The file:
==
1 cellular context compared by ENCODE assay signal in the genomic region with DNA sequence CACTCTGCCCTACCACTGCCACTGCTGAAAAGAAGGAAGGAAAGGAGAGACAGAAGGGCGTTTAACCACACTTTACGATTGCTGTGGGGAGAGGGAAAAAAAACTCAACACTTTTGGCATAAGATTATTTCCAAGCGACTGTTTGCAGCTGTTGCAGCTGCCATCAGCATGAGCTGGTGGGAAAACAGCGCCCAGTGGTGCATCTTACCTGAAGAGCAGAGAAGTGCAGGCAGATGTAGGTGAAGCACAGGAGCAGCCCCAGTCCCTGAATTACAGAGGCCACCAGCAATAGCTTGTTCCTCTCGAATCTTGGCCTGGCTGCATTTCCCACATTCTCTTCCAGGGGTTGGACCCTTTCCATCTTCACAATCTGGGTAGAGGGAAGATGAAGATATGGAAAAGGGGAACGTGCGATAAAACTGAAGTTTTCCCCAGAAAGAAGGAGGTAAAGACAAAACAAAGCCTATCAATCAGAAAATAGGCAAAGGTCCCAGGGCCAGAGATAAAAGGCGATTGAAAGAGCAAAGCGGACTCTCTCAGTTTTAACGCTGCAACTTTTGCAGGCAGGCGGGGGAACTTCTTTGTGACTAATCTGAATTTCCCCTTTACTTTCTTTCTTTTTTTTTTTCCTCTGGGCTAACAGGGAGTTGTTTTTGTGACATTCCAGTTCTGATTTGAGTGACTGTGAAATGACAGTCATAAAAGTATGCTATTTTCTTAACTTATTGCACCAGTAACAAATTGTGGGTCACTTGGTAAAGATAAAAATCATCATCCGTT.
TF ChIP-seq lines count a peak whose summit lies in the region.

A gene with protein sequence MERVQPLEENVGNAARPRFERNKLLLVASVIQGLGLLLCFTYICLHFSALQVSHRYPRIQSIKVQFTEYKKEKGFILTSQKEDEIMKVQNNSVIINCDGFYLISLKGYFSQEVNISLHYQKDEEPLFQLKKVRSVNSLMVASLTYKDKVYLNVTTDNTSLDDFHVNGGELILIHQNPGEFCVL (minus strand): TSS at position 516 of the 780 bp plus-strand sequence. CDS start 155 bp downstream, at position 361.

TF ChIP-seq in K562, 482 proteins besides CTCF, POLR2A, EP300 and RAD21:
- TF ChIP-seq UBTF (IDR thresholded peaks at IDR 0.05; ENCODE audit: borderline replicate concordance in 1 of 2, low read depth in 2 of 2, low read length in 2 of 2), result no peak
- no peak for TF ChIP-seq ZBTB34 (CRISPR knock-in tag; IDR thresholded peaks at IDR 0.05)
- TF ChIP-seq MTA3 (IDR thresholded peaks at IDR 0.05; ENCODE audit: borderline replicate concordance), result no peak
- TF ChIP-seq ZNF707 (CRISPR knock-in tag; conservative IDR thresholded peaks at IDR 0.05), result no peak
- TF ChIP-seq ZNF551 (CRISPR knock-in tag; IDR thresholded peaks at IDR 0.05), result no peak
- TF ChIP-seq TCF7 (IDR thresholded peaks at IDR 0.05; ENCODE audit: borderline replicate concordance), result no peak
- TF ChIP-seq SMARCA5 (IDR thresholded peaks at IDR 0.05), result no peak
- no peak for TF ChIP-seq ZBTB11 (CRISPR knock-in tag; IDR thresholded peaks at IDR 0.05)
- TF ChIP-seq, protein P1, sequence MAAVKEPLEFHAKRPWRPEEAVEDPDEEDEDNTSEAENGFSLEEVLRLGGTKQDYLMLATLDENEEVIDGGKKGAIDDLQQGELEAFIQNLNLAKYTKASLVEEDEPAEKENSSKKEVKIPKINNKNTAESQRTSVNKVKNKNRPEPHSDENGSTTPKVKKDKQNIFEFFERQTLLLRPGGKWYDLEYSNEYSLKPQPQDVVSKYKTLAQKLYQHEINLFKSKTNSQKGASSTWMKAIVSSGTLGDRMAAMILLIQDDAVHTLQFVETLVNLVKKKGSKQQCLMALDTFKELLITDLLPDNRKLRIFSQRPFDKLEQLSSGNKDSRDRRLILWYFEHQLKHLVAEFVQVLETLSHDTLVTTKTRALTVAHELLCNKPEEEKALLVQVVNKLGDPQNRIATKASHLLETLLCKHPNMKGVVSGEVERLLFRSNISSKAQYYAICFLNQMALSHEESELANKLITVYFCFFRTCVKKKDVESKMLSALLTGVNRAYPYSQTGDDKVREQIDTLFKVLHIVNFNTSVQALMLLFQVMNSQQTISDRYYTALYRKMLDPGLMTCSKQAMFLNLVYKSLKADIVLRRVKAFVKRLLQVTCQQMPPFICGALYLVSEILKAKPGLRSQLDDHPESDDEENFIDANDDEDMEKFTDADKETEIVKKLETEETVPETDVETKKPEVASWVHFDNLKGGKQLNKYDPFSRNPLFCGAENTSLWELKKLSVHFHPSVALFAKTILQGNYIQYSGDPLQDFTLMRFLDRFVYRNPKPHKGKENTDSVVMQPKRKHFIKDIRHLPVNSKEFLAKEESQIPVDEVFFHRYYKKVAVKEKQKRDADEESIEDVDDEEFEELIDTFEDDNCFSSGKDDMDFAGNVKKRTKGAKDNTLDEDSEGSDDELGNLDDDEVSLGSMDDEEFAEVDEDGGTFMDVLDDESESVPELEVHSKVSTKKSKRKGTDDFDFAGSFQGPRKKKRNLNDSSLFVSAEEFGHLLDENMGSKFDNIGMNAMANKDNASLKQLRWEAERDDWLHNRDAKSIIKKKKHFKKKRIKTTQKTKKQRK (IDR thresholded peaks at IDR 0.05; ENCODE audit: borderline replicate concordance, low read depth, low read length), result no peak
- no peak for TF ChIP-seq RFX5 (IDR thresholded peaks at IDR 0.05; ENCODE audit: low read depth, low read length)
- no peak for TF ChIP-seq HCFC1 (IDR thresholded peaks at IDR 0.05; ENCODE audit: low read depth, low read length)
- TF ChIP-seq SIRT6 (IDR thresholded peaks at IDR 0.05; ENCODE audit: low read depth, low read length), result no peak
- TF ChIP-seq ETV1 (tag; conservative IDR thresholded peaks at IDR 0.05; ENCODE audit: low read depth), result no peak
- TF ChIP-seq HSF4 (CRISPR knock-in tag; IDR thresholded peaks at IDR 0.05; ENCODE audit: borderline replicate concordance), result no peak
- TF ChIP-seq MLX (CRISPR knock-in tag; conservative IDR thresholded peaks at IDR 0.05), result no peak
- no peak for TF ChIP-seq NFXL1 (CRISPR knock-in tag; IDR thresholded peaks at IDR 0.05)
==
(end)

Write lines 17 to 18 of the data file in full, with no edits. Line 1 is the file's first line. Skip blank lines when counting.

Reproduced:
- TF ChIP-seq ETV1 (tag; conservative IDR thresholded peaks at IDR 0.05; ENCODE audit: low read depth), result no peak
- TF ChIP-seq HSF4 (CRISPR knock-in tag; IDR thresholded peaks at IDR 0.05; ENCODE audit: borderline replicate concordance), result no peak